What is it about genius that fascinates us, especially unappreciated genius?
From Edgar Allen Poe to Vincent Van Gogh, there’s a certain narrative of tortured brilliance that we’ve become accustomed to. It’s rare, however, that the story begins with a box of undeveloped negatives going up for auction.
Finding Vivian Maier uncovers the life of one of America’s great unheralded street photographers, a French émigré whose work has since drawn comparisons with the likes of Diane Arbus and Robert Frank, but who worked as a nanny for more than forty years and died in relative poverty at the age of 83.
John Maloof, who purchased the box at auction and went onto acquire the majority of Maier’s work – including hundreds of rolls of film, audio tapes, home movies – guides us through his investigation into Maier, interviewing those who knew her best, and the complexities that made up her existence.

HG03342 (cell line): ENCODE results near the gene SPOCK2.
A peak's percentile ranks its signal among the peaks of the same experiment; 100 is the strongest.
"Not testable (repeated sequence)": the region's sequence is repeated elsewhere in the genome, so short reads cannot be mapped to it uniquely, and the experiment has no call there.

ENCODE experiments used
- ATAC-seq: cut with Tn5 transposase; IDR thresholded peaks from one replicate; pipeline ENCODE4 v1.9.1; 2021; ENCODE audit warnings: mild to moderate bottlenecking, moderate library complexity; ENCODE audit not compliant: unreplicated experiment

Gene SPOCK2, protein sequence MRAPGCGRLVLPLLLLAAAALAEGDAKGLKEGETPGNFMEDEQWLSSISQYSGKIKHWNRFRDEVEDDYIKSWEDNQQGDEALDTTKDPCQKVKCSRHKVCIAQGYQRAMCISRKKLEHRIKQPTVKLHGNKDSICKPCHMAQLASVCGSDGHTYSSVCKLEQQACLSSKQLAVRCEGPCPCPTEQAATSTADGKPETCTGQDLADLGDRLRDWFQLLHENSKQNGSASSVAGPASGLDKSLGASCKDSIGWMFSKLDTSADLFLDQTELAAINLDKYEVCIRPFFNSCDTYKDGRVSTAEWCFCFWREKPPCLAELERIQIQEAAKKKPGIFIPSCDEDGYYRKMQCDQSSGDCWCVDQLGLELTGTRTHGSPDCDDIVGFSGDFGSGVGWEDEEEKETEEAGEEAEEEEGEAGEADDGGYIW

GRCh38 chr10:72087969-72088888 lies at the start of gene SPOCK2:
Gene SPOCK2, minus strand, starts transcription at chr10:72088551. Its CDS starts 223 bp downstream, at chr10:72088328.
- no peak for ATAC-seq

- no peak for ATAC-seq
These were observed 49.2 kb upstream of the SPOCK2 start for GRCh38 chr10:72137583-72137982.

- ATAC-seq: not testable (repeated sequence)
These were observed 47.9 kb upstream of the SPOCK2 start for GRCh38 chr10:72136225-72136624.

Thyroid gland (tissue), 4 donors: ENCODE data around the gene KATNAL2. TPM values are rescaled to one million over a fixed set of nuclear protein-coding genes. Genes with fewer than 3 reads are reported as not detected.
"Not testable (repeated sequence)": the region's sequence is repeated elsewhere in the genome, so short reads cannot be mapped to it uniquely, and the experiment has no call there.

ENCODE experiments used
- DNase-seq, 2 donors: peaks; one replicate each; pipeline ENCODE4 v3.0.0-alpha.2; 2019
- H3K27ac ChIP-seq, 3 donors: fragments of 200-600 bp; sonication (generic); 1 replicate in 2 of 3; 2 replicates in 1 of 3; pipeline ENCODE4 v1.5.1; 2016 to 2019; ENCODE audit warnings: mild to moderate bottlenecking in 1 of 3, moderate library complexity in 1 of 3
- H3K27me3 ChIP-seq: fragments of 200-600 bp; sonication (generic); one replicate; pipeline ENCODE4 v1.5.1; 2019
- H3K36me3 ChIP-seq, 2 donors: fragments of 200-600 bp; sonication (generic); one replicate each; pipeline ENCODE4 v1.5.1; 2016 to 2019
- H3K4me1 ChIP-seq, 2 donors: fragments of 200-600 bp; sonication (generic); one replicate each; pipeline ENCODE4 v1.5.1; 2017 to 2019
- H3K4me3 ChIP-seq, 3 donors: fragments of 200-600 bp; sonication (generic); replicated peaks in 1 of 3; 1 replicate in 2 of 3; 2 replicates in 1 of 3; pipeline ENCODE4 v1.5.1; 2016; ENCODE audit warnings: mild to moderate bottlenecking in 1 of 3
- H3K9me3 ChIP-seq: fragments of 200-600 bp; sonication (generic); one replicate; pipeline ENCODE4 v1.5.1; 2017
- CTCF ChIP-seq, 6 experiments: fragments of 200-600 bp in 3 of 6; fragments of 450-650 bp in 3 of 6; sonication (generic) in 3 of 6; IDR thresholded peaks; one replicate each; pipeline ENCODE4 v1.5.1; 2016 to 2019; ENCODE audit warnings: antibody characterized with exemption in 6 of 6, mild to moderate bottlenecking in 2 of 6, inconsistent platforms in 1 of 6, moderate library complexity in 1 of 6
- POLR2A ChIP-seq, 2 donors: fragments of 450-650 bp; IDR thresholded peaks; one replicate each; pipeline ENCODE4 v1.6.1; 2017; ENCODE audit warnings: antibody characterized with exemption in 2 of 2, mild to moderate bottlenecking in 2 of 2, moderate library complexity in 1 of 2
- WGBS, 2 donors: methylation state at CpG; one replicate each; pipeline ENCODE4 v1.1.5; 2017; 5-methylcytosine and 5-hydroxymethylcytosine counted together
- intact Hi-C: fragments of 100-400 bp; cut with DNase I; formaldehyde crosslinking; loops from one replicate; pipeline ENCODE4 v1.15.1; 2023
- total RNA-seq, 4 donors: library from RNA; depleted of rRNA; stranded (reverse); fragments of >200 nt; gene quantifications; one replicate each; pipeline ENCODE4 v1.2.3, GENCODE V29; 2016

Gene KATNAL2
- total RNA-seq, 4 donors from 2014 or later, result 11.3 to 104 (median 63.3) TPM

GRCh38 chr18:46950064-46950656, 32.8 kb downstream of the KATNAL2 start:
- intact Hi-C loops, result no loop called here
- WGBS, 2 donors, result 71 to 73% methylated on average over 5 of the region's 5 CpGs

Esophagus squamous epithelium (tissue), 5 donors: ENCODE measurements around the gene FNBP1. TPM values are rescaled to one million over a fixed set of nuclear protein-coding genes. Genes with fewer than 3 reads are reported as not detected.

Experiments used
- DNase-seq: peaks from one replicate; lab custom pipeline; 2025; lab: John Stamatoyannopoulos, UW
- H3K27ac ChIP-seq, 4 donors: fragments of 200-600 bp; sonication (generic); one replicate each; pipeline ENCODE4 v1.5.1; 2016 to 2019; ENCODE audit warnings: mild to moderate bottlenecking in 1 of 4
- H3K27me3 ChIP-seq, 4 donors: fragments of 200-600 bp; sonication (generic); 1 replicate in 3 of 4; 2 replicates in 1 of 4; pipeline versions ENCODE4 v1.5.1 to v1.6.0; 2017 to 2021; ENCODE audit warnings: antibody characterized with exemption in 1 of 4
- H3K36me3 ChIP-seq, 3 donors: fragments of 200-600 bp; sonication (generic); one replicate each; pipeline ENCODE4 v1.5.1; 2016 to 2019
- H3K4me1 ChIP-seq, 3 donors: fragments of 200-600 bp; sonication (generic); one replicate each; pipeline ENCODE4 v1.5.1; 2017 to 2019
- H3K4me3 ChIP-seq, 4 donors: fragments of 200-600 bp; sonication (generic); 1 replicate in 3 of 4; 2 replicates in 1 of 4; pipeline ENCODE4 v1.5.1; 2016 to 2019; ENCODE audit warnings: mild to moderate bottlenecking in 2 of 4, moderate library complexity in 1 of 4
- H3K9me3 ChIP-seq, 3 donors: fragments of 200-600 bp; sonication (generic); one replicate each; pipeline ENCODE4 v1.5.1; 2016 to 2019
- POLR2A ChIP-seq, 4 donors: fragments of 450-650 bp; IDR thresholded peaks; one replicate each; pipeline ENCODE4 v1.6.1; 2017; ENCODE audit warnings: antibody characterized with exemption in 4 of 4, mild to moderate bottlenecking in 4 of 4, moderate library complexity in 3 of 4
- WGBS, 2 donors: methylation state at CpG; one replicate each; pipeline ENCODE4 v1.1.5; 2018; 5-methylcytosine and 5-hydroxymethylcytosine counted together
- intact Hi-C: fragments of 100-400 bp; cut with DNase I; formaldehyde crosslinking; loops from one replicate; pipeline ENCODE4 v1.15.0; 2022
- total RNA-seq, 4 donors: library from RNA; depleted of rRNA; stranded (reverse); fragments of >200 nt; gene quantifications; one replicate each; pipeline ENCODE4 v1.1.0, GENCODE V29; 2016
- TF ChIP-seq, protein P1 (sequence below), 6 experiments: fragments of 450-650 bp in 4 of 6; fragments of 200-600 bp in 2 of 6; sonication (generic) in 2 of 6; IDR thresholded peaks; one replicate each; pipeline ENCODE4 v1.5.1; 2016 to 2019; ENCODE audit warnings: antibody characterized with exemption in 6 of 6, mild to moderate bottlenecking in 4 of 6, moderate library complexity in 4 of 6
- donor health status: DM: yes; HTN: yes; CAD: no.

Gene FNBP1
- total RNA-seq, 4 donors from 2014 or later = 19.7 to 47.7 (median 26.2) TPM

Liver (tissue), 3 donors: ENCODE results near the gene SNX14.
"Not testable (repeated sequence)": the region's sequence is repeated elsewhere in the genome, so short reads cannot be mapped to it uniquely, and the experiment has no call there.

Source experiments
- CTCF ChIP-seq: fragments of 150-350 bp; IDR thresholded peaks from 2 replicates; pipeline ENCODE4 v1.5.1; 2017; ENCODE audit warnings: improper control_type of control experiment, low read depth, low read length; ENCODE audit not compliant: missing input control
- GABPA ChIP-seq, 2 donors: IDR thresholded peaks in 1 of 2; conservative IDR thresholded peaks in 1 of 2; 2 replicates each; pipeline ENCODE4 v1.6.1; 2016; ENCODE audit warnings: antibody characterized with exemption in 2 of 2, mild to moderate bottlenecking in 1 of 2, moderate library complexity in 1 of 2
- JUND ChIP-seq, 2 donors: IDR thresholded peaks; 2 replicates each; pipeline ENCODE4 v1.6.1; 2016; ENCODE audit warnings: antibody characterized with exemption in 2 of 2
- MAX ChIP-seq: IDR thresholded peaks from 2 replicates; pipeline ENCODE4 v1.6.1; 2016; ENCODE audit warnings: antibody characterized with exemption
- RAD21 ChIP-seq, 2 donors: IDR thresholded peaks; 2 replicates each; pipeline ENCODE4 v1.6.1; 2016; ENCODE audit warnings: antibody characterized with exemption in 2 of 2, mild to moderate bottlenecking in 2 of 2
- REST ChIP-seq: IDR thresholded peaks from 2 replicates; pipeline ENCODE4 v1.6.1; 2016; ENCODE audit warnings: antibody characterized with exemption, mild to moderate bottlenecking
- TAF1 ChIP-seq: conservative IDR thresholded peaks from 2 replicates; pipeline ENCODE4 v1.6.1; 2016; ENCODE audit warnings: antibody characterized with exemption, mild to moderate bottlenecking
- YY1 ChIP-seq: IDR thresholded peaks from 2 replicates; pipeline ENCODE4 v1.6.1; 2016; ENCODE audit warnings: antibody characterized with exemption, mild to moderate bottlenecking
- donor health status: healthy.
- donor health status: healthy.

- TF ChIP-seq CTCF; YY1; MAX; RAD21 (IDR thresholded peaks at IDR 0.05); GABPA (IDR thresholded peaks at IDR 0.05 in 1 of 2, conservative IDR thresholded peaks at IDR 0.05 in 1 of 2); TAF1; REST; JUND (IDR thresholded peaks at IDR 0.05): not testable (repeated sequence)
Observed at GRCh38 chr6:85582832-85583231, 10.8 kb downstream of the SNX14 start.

Through the lens of her work, most memorably her deeply humanist, of-the-moment portraits of Chicago natives, the documentary uncovers a deeply eccentric, solitary woman, a fantasist, a hoarder, fiercely independent, remembered by those she cared for with equal measures of affection and terror.
While Maier herself is recalled as a curious mixture of Willy Wonka and Miss Trunchbull (and yes, maybe a touch of foreboding Mary Poppins), Finding Vivian Maier is a gentle, non-judgmental experience, neither a gloss nor a hatchet job, but open and honest about the flaws and imperfections of its focus.
The film succeeds, though because it reconciles its posthumous investigation into a the personal life of a deeply private individual with the public desire to know more. Its soaring, Silverstri-like soundtrack aside, Finding Vivian Maier is all about the work, a monument to its subject’s prodigious output; long may it endure.